Dredging smacks were the fishing boats used to trawl the oysters from the seabed.

 

                                                       

Page 5. " a kind of passion - for the music hall; and more particularly for music-hall songs "
1913 poster for the Gaiety Music Hall, Birmingham
Creative Commons Attribution1913 poster for the Gaiety Music Hall, Birmingham - Credit: Malcolm Drew, Flickr
Gaiety Music Hall, Birmingham c.1907
Creative Commons AttributionGaiety Music Hall, Birmingham c.1907 - Credit: Malcolm Drew, Flickr

Music hall is a type of theatrical entertainment combining singing, dancing and speciality acts (such as magicians, ventriloquists and puppeteers). It is known in America as vaudeville.

It was popular in Britain between 1850 and 1960, and was an extension of the 'musical saloons' held in pubs and taverns in the early decades of the 19th Century. When special venues, known as music halls, were built for this kind of entertainment, the tradition of serving alcohol and sometimes food was retained.

The popularity of music halls reached its peak during the First World War, when they became associated with patriotic songs such as We Don't Want to Lose You and Keep the Home Fires Burning.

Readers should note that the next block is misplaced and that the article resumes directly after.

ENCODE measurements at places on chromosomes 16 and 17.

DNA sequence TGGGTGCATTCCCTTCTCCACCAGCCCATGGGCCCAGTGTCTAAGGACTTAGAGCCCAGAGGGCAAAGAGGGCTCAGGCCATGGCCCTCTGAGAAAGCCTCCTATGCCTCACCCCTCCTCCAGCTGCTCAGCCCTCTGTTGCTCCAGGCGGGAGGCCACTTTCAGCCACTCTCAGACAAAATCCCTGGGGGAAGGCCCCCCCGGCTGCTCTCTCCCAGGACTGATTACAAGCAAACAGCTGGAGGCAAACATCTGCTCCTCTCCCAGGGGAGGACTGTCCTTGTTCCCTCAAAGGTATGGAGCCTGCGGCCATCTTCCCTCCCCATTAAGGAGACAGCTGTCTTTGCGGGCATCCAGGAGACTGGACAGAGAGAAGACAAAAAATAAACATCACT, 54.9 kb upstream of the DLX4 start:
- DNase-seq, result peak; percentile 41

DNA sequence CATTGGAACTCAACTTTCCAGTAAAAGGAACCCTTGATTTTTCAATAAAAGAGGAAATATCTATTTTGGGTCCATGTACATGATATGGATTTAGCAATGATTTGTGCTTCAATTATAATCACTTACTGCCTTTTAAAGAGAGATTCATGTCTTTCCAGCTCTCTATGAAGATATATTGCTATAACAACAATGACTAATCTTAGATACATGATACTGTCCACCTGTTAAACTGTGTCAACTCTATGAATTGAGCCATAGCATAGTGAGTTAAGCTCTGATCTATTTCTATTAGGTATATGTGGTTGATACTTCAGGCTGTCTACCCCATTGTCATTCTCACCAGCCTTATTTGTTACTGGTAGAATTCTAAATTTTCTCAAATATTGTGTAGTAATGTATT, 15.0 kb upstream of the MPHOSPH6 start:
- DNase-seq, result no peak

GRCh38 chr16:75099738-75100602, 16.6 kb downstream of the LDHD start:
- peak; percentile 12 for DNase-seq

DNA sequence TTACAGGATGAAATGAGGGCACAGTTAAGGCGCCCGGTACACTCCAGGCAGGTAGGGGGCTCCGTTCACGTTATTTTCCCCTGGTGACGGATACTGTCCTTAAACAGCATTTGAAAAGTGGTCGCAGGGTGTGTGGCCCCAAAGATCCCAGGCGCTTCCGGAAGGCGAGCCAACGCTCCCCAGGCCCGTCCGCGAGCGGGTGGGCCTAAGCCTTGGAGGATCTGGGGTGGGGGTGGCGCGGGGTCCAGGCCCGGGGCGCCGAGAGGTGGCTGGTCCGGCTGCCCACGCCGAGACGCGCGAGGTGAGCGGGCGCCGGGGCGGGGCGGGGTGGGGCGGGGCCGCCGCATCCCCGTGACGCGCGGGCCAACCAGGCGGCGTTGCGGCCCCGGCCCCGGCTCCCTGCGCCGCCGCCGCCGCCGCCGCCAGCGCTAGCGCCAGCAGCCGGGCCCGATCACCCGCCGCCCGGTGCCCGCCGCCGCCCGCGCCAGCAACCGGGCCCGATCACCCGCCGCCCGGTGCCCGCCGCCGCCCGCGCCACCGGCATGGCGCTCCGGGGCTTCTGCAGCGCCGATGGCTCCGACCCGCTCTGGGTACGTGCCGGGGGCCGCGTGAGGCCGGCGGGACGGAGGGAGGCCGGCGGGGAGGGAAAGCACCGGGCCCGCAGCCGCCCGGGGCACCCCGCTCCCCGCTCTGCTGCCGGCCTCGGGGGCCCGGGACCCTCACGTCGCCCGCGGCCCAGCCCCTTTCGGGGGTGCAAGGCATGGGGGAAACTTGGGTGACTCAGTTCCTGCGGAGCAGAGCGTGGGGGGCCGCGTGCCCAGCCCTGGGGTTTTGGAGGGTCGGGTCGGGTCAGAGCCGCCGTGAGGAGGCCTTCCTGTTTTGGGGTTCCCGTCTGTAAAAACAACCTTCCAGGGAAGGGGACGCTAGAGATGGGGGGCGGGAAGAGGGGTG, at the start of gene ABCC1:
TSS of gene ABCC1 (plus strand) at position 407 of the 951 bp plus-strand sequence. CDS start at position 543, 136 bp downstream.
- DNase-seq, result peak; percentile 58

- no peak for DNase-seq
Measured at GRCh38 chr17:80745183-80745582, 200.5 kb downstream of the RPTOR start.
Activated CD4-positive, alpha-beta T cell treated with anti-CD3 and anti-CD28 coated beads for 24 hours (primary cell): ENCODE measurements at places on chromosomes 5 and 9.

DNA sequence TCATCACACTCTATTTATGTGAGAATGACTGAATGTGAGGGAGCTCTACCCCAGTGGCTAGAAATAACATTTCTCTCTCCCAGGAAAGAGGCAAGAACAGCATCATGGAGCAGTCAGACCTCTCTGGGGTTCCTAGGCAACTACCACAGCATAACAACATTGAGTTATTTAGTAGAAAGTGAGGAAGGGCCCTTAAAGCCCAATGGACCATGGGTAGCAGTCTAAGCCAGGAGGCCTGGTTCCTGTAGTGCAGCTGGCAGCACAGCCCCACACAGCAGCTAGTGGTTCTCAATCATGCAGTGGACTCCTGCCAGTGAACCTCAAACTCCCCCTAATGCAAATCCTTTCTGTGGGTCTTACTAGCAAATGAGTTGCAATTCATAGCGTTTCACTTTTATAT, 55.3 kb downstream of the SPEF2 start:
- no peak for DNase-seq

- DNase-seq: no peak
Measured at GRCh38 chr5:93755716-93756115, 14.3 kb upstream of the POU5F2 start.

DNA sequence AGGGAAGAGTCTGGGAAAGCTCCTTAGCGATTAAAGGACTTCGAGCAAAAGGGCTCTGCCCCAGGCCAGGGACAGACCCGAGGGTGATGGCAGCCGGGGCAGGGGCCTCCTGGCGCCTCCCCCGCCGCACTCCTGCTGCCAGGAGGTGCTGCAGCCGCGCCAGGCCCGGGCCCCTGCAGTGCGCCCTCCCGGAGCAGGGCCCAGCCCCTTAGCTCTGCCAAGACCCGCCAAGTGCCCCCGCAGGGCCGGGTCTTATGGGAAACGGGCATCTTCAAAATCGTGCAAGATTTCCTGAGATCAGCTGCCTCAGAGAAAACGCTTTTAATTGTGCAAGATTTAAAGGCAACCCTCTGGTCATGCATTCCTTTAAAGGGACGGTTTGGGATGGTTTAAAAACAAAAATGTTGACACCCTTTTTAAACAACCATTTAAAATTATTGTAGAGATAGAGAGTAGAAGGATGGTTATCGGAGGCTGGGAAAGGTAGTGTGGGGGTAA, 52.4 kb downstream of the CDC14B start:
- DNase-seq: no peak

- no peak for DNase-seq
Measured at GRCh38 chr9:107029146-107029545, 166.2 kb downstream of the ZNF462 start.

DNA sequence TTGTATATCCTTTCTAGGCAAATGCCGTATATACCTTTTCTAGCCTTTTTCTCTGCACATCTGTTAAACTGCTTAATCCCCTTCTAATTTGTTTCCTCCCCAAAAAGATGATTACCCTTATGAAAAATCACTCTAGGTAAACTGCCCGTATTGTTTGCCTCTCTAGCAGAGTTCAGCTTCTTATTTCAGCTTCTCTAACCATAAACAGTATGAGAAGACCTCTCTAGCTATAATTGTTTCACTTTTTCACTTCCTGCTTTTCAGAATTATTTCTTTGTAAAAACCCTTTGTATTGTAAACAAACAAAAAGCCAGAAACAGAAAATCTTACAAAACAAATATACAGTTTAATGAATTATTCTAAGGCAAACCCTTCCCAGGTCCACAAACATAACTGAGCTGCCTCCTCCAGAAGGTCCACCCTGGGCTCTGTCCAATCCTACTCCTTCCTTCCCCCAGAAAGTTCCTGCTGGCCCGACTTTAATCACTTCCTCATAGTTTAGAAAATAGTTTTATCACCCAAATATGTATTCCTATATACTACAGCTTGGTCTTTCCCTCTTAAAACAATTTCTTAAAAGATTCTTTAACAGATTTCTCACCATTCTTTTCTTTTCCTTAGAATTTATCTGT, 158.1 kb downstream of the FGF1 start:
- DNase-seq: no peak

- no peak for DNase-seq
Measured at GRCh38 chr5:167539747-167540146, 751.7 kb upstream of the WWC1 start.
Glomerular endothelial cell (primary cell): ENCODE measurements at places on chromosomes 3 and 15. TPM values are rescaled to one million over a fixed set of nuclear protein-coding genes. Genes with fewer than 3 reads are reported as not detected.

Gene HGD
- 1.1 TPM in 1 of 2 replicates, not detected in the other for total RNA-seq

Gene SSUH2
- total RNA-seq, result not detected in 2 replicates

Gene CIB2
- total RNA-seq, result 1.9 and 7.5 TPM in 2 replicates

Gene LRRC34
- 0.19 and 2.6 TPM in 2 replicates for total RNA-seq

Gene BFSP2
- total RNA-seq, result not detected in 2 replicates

Listen to some music hall songs on Spotify:              Champagne Charlie (1867)

                                                                                  Down at the Old Bull and Bush (1903)

                                                                                  Nellie Dean (1905)

                                                                                  Keep the Home Fires Burning  (1914)

Page 6. " and here there was a music hall - the Canterbury Palace of Varieties "
The Palace Theatre, Soho - originally The Palace Theatre of Varieties
Creative Commons Attribution Share AlikeThe Palace Theatre, Soho - originally The Palace Theatre of Varieties - Credit: Tarquin Binary, Wikimedia Commons